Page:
Now you can pre-order a copy of “The Joiner and Cabinet Maker” signed by me. By pre-ordering the book today for $29 (plus $5 shipping in the United States), you’ll get one of the first copies of this landmark new woodworking book. But, in true Lost Art Press fashion, you will not be charged (or even asked for a credit card number) until the book is available and ready to ship.
In other words, you cannot lose.
Click here to visit our pre-order form. Click below to download an excerpt of the original text (it’s different than what is posted at Tools for Working Wood).
Or read on….
Right now we’re making the final arrangements with the printer, but the book is complete and we’re just waiting for some time on a printing press. I’m trying to get back to my normal life, and I’m sure that Joel Moskowitz at Tools for Working Wood is doing the same thing.
If we were dumb enough to conduct a true tally of hours Joel and I spent on this book, plus the money for the wood, hardware, finish, a few critical woodworking tools and scanning services, then our wives would surely ask us to take up a more-profitable sideline, such as selling our plasma.
But believe me, we’re not complaining. This book was tremendous fun for us to piece together, from the very early stages of researching the original text of “The Joiner and Cabinet Maker” to the eight full months of poring over old texts, building and writing that followed. The real reason we published this little book is because we were both so excited when we first read the text of “The Joiner and Cabinet Maker” that we wanted to share it with other woodworkers who were as enthusiastic about history and hand-tool woodworking as we are. You are the people who sustain us in our day jobs. You buy tools from Joel at Tools for Working Wood and Gramercy Tools. You buy magazines and books from me at Popular Woodworking, Woodworking Magazine and Lost Art Press.
And after many years of working with our customers, we were certain that you would find the contents of “The Joiner and Cabinet Maker” as thrilling as a beach novel.
Within this small and obscure 1839 book is the direct evidence for how many day-to-day tasks were executed in an 18th- and early 19th-century English workshop. Told through the tale of a fictional lad named Thomas, it is a remarkable account of many aspects of the apprentice system and how basic skills were conveyed. Here is a sample:
• Dovetailing: See exactly how the joints were laid out, cut and assembled, including 19th-century advice on fitting the joint that should prove helpful to 21st-century woodworkers.
• The basic toolkit: By modern standard, the projects in “The Joiner and Cabinet Maker” were built with surprisingly few tools. Discover what the core kit is and how to stretch your tools to accomplish more.
• Case construction and vernacular furniture forms. The three projects presented in “The Joiner and Cabinet Maker” aren’t high-style urban pieces. Instead, they are simpler forms with less ornamentation that look surprisingly contemporary. However, the three projects in this book form the backbone of cutting traditional case joinery by hand and are the foundation for every form of furniture, from Shaker to Rococo.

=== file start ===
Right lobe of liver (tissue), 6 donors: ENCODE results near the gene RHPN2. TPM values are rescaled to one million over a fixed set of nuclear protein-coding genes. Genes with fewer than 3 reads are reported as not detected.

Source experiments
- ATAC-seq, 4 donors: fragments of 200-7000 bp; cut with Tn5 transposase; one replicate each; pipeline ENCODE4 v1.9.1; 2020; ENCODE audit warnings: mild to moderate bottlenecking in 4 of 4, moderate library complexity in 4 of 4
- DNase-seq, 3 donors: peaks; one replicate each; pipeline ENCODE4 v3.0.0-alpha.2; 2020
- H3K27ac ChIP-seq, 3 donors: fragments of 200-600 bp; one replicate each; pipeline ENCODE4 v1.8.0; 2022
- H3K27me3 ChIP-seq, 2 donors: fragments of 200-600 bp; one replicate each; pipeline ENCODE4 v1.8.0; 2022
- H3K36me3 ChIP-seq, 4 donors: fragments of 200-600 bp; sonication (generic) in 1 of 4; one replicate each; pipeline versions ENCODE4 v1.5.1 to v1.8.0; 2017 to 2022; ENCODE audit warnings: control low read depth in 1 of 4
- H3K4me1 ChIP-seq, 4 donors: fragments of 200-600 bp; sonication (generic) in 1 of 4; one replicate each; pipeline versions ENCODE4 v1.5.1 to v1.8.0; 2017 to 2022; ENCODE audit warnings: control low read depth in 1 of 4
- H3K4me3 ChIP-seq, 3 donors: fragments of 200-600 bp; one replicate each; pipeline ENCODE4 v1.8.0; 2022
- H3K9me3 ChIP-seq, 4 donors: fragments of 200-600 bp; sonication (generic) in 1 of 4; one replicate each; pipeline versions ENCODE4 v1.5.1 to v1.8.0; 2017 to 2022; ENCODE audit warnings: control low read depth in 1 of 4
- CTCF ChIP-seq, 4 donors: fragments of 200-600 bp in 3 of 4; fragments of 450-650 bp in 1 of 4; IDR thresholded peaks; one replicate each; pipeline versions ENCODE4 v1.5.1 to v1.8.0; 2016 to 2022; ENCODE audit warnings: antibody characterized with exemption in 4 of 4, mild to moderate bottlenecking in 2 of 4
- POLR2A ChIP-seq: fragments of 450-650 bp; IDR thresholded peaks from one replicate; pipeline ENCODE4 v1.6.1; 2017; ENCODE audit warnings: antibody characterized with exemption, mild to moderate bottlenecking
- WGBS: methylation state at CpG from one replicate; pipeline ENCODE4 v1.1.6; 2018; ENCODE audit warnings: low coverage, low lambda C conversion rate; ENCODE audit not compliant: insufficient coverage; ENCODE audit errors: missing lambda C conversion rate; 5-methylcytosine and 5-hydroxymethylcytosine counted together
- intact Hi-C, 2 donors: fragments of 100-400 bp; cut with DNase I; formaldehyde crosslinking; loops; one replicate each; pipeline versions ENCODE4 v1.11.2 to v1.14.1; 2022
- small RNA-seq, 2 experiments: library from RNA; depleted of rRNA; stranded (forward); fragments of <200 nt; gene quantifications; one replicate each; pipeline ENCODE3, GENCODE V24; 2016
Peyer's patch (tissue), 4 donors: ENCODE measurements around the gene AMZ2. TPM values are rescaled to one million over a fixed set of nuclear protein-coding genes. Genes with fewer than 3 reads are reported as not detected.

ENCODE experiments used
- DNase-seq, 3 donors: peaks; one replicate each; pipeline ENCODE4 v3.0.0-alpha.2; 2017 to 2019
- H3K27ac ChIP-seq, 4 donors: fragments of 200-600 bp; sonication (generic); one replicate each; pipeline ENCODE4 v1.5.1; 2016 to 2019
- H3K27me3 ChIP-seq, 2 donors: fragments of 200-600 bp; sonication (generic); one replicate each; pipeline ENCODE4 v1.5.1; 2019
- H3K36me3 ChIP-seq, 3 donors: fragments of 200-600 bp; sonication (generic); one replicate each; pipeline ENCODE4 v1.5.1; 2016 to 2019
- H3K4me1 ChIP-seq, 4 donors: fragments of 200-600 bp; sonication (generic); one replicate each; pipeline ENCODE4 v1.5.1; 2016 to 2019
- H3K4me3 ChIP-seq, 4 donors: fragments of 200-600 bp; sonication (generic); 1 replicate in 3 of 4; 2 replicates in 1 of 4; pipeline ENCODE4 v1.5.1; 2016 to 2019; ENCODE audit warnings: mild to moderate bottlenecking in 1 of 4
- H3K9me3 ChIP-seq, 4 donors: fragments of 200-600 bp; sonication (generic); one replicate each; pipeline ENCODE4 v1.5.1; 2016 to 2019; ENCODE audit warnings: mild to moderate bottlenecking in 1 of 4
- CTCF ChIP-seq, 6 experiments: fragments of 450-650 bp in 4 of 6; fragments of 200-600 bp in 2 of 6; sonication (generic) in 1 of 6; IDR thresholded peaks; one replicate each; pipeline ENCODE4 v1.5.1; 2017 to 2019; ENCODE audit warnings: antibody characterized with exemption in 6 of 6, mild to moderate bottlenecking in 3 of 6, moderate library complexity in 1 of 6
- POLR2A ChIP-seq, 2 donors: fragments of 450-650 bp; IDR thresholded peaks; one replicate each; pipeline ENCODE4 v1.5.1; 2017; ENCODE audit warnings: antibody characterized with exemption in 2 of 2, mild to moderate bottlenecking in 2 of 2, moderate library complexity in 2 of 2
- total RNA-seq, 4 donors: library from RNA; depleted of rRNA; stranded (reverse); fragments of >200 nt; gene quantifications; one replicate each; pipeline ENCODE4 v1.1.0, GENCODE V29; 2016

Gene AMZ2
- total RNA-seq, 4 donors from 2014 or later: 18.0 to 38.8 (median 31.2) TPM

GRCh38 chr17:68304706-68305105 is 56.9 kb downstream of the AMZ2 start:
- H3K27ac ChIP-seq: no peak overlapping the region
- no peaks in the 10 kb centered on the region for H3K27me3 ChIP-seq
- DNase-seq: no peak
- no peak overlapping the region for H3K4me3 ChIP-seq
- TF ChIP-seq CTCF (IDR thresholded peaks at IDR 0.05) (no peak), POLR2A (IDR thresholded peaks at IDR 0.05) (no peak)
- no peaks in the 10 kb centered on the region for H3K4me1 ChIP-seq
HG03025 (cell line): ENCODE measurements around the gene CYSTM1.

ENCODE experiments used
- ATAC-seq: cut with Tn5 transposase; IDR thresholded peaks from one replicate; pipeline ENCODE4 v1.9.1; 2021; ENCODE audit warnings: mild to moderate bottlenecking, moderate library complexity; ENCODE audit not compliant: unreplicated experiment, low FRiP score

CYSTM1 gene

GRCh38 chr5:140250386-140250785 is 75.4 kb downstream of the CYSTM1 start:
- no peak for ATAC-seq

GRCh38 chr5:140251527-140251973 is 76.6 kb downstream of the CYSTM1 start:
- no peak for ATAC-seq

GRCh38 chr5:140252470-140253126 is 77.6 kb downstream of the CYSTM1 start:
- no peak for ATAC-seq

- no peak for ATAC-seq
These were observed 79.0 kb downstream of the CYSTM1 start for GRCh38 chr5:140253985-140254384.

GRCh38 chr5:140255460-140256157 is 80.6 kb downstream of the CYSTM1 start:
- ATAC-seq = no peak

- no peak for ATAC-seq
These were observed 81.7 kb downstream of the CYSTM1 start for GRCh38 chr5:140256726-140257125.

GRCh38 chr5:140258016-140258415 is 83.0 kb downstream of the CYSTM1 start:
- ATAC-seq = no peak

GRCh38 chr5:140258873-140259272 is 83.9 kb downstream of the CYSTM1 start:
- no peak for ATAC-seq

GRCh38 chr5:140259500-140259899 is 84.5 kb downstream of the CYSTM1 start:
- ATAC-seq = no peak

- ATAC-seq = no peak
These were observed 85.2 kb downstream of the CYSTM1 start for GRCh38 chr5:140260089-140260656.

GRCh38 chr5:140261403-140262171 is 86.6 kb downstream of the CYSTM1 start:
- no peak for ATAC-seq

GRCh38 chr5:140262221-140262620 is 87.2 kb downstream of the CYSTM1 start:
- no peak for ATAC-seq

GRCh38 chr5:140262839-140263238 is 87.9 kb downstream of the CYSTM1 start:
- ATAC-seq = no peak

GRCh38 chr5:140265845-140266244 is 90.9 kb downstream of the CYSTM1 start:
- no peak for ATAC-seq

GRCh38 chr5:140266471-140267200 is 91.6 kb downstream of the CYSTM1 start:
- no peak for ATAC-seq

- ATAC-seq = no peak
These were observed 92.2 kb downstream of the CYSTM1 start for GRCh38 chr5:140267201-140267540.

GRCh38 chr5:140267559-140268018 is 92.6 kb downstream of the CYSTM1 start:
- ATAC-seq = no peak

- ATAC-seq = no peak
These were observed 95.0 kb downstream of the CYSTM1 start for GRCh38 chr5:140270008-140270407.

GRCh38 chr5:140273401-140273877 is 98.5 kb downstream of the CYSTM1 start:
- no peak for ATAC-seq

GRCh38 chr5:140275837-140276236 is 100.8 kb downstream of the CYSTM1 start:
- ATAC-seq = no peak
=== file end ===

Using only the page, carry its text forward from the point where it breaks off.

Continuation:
• Tool-buying decisions. Find out how 19th-century craftsmen purchased tools. Did they scrape by and improvise, did they purchase the most expensive tools available or did they perhaps choose a third path?
Is “The Joiner and Cabinet Maker” the Rosetta Stone of early woodworking? Hardly. There still are many unanswered questions about how some basic and many advanced operations were performed. The book doesn’t even mention moulding planes or carving, for example.
But this book is an excellent place to begin – both for hand-tool woodworkers who want to commence their journey and for experienced woodworkers who want a sense of how their ancestors were trained to work so productively. Our edition of this book begins with a chapter written by Joel that provides a snapshot of England and the state of woodworking in the 19th century. That’s followed by the original text, which we have reset in a larger font but left otherwise unaltered. Joel has provided footnotes throughout the original text that will help explain the significance of what you are reading. Next are chapters that I wrote that detail how to build the three projects. He also compares the techniques in the book with hand-tool techniques that have either developed since then or simply aren’t discussed in “The Joiner and Cabinet Maker.”
The last section of the book is quite useful. There you will find some conclusions, a chapter on how the different editions of the original “The Joiner and Cabinet Maker” were printed and bound, plus a list of other useful books on history and hand-tool woodworking.
We encourage you to read this entire book and attempt to build the three projects using hand tools. That is a tall order, we know. However, building the Packing Box, the Schoolbox and the Chest of Drawers will unlock the basic skills needed for all hand-tool woodworking, and it will offer insights into how traditional, high-quality casework was really built.
Click here to pre-order the book.
Click below to download the Lost Art Press excerpt.
— Christopher Schwarz